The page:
Part Three of a Series on How Districts Are Using American Rescue Plan (ARP) Funds to Make a Difference for Students
In their Back-to-School Checklist outlining how school districts and states can apply ESSER III funds and encouraging parents to engage in the decision-making process for their students, the United States Department of Education (USED) mentioned Tennessee, Iowa, and Puerto Rico’s departments of education for their efforts to address a teacher shortage that has intensified with the effects of COVID-19.
USED acknowledged the Tennessee Department of Education for developing the first registered teaching apprenticeship program in the country and using $20 million in ARP funds to expand the program.
Beginning with one school district and a university teacher residency program in 2019, the department has facilitated partnerships between educator preparation providers (EPPs) and 63 school districts.
Districts work with EPPs to identify talent gaps, review student performance data and other considerations to co-design quality programs that meet their specific needs. Job-embedded classroom training and mentorships help to familiarize teachers with the culture, priorities, and best practices of the district. Districts are responsible for paying candidates as educational assistants or teacher’s aids through multi-year residency structures.
In an article spotlighting the state’s Grow Your Own initiative, ASBO International member Danny Weeks, director of schools for Dickson County Schools, says, “Dickson County Schools have enjoyed the partnerships with [colleges and universities] in working to reduce the impact of teacher shortages. The cohort model allows us to provide customized supports from our participants.”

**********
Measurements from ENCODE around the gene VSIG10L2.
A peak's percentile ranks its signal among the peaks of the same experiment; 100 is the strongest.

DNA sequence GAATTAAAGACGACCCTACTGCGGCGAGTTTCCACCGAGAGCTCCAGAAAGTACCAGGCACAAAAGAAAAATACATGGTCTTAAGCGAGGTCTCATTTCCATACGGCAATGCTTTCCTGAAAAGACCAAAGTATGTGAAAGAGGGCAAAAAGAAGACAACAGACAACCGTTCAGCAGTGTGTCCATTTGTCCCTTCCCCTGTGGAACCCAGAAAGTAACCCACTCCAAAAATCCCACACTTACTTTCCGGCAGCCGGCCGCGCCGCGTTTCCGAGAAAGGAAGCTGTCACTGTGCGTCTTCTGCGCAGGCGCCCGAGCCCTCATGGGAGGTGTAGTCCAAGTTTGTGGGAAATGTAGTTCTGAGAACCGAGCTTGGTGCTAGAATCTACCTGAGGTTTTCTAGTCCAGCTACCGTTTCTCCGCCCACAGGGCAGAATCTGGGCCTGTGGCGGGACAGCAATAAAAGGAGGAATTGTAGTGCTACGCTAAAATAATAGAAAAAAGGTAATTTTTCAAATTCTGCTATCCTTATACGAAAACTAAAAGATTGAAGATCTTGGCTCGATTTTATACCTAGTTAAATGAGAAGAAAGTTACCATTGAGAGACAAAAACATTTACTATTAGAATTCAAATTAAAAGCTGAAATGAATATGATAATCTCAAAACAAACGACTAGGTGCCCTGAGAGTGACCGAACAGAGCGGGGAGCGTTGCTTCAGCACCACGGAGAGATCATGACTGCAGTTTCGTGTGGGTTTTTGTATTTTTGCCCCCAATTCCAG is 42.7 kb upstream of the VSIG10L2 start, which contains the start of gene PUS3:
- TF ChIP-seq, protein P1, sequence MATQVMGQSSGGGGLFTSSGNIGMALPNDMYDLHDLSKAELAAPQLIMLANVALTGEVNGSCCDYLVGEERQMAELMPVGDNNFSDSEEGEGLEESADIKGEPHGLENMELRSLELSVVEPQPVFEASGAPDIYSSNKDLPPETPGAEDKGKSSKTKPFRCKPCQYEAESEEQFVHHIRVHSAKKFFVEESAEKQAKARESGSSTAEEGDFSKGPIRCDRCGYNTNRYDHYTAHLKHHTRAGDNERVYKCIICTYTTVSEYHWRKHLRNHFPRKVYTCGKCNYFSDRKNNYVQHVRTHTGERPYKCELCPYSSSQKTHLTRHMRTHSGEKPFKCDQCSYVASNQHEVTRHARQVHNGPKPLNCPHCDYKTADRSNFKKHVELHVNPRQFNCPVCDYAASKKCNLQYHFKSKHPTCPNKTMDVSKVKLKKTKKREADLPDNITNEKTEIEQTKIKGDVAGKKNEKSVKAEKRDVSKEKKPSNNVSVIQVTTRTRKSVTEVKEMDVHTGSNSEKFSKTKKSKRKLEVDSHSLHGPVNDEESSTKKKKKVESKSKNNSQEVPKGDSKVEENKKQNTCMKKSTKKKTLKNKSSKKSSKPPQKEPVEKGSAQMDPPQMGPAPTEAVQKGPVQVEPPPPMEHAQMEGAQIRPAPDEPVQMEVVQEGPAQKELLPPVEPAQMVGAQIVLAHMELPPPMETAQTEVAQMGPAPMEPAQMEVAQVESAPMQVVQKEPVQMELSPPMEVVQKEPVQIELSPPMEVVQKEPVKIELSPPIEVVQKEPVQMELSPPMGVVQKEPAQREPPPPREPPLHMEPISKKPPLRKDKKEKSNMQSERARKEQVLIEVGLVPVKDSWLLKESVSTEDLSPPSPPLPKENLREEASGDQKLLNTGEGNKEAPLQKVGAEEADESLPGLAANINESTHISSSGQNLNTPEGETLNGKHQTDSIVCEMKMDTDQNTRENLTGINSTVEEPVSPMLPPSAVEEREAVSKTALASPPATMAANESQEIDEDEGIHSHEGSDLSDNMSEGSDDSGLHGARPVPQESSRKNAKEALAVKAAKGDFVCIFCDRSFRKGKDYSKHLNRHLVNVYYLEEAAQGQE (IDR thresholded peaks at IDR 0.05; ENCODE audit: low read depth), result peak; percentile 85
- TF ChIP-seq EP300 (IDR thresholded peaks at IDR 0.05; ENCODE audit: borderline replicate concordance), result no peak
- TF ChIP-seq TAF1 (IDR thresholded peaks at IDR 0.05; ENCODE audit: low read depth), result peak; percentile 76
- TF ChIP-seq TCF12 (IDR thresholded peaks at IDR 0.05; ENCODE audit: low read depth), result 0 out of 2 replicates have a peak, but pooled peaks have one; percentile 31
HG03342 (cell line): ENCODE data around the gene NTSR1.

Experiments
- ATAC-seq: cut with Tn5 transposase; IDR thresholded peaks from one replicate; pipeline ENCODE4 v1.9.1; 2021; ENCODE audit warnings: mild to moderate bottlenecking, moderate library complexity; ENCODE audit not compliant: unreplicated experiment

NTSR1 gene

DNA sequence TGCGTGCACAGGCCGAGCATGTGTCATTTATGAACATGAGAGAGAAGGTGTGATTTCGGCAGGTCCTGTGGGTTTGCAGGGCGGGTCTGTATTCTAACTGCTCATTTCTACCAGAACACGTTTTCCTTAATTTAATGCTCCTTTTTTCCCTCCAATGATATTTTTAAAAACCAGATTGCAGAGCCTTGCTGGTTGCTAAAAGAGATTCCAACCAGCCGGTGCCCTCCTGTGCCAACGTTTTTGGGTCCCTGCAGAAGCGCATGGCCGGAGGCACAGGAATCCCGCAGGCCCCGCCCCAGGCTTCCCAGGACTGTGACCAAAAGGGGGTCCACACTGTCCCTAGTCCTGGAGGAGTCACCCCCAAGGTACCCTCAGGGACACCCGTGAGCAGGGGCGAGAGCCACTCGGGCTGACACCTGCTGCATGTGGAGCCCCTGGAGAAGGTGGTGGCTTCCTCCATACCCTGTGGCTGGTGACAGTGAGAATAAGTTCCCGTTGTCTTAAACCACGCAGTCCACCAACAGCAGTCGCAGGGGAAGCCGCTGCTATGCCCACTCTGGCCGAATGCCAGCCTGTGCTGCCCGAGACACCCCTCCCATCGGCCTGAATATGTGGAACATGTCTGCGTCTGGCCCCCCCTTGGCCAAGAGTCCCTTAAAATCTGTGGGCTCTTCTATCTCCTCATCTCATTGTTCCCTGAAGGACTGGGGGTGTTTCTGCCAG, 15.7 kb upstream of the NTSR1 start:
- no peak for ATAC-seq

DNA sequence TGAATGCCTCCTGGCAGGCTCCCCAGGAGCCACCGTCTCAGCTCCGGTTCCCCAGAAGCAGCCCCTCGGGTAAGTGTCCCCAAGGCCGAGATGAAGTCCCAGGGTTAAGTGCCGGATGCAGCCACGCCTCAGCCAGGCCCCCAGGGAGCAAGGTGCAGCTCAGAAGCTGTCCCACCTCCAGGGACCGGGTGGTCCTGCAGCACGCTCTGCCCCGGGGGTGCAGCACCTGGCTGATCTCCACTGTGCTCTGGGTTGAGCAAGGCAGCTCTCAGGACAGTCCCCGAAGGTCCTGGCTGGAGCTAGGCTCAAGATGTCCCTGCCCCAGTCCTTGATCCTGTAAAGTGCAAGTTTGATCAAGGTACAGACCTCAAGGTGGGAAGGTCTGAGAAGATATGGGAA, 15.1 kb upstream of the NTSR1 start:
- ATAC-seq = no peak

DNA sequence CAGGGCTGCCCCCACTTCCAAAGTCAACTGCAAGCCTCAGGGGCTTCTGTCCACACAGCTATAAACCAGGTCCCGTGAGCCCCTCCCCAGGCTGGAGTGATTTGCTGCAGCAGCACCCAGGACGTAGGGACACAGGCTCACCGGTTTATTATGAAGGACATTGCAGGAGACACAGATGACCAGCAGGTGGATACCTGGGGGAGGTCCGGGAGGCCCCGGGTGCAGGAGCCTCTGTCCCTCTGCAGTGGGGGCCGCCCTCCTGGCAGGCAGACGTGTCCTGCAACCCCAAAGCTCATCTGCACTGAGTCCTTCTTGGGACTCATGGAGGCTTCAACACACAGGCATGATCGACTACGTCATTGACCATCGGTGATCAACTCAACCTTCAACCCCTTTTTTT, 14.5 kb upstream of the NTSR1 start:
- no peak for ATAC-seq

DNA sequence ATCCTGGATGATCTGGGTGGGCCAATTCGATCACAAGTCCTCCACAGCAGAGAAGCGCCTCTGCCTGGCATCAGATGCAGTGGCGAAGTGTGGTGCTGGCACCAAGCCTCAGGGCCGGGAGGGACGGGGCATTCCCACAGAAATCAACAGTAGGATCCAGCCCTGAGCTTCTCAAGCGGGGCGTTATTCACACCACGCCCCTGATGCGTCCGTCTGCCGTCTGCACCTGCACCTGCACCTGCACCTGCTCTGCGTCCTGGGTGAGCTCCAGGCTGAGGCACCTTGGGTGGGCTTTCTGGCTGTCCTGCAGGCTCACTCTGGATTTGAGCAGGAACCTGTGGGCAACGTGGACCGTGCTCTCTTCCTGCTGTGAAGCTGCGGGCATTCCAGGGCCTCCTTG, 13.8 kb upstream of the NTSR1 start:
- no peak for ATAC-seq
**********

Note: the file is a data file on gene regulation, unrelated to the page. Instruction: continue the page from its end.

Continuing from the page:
Participants following the teacher apprenticeship path include high school students in dual-enrollment programs, college students majoring in education, school staff paraprofessionals or assistants, and career changers or retirees.
The Iowa Department of Education was recognized for spending more than $45 million in relief funds on a registered apprenticeship program to train 500 paraeducators and 500 new teachers, providing students and adult paraeducators with a pathway to careers in education and creating a pipeline of skilled educators. The department awarded funds in the form of grants to nineteen applicant districts for their programs.
The Puerto Rico Department of Education is making use of ARP fund to raise salaries of educators by $1,000 per month, amounting to a 26 percent increase for teachers in the region.